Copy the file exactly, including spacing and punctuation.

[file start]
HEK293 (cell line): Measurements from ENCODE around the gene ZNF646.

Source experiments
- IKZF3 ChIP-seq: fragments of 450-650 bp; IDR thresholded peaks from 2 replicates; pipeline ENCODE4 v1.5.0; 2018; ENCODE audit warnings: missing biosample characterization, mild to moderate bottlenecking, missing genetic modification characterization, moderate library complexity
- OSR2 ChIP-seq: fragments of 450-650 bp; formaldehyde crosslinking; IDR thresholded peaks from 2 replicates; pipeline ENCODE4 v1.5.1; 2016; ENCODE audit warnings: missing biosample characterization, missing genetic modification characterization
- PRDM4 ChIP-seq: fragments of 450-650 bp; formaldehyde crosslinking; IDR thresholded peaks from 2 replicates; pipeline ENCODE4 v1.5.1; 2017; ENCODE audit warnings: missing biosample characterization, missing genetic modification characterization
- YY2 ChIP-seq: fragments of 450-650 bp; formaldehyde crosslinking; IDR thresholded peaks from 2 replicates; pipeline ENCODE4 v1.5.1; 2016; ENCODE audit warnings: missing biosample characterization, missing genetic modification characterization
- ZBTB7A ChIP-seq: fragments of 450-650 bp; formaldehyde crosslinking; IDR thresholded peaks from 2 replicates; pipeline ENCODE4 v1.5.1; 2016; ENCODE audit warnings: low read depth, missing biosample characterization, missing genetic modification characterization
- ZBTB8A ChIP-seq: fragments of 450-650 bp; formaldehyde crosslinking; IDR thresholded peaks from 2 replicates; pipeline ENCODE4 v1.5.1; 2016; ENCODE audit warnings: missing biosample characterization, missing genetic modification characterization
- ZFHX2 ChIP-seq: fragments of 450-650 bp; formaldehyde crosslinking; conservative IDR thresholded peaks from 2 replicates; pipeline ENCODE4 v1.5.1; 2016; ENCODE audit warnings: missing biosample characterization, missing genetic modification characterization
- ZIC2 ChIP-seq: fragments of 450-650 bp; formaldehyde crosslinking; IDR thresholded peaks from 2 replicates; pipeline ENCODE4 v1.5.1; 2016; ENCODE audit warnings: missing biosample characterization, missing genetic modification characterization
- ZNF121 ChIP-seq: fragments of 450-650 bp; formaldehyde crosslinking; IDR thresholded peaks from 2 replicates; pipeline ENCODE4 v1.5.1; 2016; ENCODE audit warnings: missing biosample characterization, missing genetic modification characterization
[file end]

HEK293 (cell line): Measurements from ENCODE around the gene ZNF646.

Source experiments
- IKZF3 ChIP-seq: fragments of 450-650 bp; IDR thresholded peaks from 2 replicates; pipeline ENCODE4 v1.5.0; 2018; ENCODE audit warnings: missing biosample characterization, mild to moderate bottlenecking, missing genetic modification characterization, moderate library complexity
- OSR2 ChIP-seq: fragments of 450-650 bp; formaldehyde crosslinking; IDR thresholded peaks from 2 replicates; pipeline ENCODE4 v1.5.1; 2016; ENCODE audit warnings: missing biosample characterization, missing genetic modification characterization
- PRDM4 ChIP-seq: fragments of 450-650 bp; formaldehyde crosslinking; IDR thresholded peaks from 2 replicates; pipeline ENCODE4 v1.5.1; 2017; ENCODE audit warnings: missing biosample characterization, missing genetic modification characterization
- YY2 ChIP-seq: fragments of 450-650 bp; formaldehyde crosslinking; IDR thresholded peaks from 2 replicates; pipeline ENCODE4 v1.5.1; 2016; ENCODE audit warnings: missing biosample characterization, missing genetic modification characterization
- ZBTB7A ChIP-seq: fragments of 450-650 bp; formaldehyde crosslinking; IDR thresholded peaks from 2 replicates; pipeline ENCODE4 v1.5.1; 2016; ENCODE audit warnings: low read depth, missing biosample characterization, missing genetic modification characterization
- ZBTB8A ChIP-seq: fragments of 450-650 bp; formaldehyde crosslinking; IDR thresholded peaks from 2 replicates; pipeline ENCODE4 v1.5.1; 2016; ENCODE audit warnings: missing biosample characterization, missing genetic modification characterization
- ZFHX2 ChIP-seq: fragments of 450-650 bp; formaldehyde crosslinking; conservative IDR thresholded peaks from 2 replicates; pipeline ENCODE4 v1.5.1; 2016; ENCODE audit warnings: missing biosample characterization, missing genetic modification characterization
- ZIC2 ChIP-seq: fragments of 450-650 bp; formaldehyde crosslinking; IDR thresholded peaks from 2 replicates; pipeline ENCODE4 v1.5.1; 2016; ENCODE audit warnings: missing biosample characterization, missing genetic modification characterization
- ZNF121 ChIP-seq: fragments of 450-650 bp; formaldehyde crosslinking; IDR thresholded peaks from 2 replicates; pipeline ENCODE4 v1.5.1; 2016; ENCODE audit warnings: missing biosample characterization, missing genetic modification characterization